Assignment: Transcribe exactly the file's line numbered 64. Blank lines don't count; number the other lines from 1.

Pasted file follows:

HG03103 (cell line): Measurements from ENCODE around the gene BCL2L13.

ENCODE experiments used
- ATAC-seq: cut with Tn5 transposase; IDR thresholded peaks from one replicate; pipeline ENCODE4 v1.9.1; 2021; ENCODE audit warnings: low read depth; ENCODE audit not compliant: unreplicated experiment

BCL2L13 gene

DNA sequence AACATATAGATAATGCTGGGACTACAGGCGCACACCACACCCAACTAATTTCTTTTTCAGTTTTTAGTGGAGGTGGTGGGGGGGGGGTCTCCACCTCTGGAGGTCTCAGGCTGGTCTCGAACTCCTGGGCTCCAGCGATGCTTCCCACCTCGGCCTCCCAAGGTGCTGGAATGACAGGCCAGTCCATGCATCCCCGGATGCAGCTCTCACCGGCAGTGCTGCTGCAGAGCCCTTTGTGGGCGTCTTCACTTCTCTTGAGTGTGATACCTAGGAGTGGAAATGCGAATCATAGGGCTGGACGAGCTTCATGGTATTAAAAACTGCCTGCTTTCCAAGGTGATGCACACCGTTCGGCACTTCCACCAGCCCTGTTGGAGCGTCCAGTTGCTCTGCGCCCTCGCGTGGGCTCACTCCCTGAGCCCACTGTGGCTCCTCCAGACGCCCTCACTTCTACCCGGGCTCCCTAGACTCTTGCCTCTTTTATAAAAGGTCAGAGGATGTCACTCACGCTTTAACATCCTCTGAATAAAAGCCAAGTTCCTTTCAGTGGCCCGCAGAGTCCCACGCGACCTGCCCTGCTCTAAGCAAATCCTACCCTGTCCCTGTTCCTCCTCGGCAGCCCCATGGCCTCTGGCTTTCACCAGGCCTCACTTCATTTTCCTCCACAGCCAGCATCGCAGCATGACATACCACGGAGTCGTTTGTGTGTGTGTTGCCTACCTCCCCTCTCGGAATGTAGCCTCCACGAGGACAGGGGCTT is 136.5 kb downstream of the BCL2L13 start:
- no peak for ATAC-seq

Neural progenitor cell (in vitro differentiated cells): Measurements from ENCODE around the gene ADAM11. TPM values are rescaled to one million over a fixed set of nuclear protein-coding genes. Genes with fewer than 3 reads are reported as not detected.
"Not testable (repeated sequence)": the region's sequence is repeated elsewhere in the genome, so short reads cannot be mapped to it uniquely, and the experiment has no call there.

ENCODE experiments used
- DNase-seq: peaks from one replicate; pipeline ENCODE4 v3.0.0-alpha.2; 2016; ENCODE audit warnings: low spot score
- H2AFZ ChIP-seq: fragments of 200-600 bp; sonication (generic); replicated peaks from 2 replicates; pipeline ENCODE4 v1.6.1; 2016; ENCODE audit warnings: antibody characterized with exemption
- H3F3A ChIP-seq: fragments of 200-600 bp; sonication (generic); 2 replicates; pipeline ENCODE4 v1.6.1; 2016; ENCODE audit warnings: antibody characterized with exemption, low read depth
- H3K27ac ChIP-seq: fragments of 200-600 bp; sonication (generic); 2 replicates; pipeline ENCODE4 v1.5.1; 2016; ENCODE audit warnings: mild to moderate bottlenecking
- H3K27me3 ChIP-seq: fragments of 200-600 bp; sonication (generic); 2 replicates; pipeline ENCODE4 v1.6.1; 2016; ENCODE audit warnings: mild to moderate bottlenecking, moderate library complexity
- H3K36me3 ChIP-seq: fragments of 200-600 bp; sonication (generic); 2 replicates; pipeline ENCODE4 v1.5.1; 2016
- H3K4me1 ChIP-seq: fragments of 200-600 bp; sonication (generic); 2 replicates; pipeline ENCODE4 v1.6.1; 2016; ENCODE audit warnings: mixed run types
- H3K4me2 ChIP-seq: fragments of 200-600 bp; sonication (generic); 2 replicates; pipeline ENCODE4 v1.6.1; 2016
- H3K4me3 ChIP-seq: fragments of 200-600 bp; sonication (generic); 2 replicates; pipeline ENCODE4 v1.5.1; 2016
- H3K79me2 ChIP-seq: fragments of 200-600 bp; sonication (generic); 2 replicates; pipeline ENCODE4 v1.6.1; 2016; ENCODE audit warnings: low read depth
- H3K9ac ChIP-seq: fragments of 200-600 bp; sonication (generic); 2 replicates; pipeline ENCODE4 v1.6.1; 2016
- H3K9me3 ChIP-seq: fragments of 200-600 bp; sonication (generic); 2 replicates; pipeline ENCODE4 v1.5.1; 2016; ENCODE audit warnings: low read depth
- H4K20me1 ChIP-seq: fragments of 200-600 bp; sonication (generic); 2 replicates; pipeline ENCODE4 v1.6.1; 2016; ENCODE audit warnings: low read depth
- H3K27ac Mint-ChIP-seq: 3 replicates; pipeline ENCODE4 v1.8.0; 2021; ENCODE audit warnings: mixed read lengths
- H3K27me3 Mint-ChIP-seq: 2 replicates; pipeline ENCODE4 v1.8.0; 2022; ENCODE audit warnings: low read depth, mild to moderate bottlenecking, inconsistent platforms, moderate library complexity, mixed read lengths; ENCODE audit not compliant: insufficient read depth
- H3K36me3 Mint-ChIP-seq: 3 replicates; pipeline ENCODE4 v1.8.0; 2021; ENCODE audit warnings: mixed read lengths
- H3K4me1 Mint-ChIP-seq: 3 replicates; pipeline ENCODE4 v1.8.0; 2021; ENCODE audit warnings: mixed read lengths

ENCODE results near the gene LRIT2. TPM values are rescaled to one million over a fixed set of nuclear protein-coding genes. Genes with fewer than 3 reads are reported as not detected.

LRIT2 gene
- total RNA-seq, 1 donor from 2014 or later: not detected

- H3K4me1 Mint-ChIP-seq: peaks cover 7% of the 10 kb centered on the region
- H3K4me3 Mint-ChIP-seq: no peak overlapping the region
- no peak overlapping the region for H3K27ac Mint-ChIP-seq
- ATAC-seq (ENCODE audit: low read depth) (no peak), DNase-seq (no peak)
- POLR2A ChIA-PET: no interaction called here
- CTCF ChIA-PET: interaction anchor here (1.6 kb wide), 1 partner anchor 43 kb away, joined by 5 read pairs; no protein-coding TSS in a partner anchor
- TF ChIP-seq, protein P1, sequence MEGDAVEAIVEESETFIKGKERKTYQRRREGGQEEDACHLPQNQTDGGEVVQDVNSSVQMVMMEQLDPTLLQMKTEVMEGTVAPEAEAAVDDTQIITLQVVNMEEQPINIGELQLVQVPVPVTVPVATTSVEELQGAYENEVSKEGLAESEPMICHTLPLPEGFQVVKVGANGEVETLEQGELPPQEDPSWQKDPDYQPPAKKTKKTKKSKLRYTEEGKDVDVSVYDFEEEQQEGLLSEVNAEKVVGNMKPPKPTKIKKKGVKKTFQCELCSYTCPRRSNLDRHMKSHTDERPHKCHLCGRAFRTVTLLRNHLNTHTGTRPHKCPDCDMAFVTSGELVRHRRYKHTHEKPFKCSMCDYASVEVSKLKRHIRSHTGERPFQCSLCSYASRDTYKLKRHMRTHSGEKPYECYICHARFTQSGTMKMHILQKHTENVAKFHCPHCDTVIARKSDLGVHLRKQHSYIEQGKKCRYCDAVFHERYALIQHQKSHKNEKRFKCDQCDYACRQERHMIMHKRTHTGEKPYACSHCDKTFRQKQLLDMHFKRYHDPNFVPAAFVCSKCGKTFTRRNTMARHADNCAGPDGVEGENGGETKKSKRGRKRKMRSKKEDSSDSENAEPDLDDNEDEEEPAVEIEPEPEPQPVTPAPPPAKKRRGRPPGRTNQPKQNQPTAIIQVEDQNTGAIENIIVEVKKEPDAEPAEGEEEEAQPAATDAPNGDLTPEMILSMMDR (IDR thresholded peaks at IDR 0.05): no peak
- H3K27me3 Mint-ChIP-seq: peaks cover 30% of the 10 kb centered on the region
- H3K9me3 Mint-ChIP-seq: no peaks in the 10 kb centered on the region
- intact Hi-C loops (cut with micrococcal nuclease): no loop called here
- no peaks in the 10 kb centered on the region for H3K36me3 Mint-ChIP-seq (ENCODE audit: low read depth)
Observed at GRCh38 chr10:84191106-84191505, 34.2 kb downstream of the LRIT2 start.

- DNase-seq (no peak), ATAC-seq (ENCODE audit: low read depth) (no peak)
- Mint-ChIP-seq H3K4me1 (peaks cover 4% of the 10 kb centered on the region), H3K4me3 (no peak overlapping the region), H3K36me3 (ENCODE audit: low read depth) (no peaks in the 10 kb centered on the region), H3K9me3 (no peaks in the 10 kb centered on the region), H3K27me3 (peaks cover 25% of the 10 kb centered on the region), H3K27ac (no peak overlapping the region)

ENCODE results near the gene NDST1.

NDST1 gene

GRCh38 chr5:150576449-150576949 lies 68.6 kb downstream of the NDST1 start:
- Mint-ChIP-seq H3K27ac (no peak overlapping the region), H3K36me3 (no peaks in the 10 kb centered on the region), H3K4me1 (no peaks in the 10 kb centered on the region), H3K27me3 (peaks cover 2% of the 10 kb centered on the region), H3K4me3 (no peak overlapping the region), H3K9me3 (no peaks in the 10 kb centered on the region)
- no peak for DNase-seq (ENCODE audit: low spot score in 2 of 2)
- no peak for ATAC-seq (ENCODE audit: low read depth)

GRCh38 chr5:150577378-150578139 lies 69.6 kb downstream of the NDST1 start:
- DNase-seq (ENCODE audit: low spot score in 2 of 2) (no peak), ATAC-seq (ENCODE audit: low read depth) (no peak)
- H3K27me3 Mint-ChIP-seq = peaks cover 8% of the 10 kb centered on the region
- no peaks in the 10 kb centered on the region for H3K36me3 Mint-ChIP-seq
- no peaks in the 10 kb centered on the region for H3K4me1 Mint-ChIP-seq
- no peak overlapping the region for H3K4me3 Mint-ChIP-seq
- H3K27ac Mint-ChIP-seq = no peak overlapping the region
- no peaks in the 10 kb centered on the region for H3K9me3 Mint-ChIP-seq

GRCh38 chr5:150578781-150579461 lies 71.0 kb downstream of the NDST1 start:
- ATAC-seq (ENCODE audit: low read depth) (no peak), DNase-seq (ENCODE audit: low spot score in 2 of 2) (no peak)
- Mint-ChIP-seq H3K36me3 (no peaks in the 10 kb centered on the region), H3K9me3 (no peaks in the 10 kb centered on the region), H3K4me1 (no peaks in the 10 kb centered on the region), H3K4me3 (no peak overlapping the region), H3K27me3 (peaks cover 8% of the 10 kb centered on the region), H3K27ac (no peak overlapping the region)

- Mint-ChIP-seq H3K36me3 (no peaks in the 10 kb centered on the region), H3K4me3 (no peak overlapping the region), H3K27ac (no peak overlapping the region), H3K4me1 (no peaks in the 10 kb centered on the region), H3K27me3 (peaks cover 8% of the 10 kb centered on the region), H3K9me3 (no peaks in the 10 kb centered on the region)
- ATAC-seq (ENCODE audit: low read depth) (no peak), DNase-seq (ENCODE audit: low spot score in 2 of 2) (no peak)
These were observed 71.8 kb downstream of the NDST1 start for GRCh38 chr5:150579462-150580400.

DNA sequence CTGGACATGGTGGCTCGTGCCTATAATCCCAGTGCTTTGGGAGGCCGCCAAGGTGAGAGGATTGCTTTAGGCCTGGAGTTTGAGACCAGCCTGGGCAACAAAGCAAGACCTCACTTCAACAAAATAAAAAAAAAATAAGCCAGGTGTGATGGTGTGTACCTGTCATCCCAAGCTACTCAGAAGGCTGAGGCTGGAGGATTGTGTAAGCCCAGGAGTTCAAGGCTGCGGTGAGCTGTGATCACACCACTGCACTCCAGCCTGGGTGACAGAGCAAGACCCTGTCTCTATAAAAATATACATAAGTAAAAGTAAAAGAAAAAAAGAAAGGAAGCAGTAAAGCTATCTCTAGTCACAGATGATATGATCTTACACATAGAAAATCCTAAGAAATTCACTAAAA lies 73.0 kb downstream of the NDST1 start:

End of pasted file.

DNA sequence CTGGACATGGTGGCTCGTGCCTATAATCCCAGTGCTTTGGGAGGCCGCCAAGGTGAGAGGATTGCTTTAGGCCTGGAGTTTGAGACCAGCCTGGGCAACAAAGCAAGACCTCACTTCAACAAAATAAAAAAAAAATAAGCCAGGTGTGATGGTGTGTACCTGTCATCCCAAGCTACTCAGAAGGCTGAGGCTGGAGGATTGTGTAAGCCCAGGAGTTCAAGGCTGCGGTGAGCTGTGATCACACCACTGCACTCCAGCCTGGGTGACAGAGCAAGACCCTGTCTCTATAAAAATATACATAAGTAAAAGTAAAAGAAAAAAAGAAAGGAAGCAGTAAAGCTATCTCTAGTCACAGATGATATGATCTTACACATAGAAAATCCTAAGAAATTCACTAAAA lies 73.0 kb downstream of the NDST1 start: